Simcha Weinstein has done it again. The hippest, coolest Hasidic rabbi in the city — he has his own Web site, even! — has come out with another book about pop culture.
“Shtick Shift: Jewish Humor in the 21st Century” follows Weinstein’s definitive work, “Up, up and Oy Vey! How Jewish History, Culture and Values Shaped the Comic Book Superhero,” which is best remembered for proving that Superman was Jewish.
Now he’s focussing on the changing face of Jewish comedy. Weinstein, a spiritual leader at Pratt Institute and at Congregation B’nai Avraham in Brooklyn Heights, believes that Jewish comics are no longer ashamed to be … Jewish comics.
“Jewish comedians were always ‘Jew-ish,” he said. “Think of Woody Allen, always being embarrassed about his Jewishness. “But now, comics like Jon Stewart or the guys with the big Jew-fros in Judd Apatow movies wear their Jewishness proudly.”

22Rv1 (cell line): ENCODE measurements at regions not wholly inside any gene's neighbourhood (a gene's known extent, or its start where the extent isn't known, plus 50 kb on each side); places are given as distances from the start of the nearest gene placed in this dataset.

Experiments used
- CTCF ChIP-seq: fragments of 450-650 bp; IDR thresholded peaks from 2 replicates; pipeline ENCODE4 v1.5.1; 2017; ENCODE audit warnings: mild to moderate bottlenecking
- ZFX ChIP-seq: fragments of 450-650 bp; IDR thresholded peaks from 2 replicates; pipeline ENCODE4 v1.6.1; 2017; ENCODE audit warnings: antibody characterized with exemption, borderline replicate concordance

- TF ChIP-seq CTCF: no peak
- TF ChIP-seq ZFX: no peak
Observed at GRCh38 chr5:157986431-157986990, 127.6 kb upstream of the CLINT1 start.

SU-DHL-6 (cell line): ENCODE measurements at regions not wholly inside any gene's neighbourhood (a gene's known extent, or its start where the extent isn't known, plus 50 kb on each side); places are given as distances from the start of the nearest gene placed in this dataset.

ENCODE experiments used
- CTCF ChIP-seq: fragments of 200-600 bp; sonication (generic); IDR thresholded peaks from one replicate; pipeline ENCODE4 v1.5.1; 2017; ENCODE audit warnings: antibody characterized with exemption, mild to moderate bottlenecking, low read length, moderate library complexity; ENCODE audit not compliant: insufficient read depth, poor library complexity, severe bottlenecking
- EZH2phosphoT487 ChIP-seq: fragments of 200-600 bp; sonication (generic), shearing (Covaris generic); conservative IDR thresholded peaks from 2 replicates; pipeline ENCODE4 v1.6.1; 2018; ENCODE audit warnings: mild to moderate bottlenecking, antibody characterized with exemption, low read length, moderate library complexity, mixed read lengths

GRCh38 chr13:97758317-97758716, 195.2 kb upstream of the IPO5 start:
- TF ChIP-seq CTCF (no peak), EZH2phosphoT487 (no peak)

None more proudly than Sarah Silverman, who actually wears a T-shirt that says “Jew” on it.
“Face it, our shtick has changed,” Weinstein said, seque-ing back to the title of his book better than a Borscht Belt comic. “There has been a ‘shtick shift,’ you might say.”
Simcha Weinstein will read on Nov. 19 at 7 pm at Barnes and Noble [267 Seventh Ave., at Sixth Street in Park Slope, (718) 832-9066].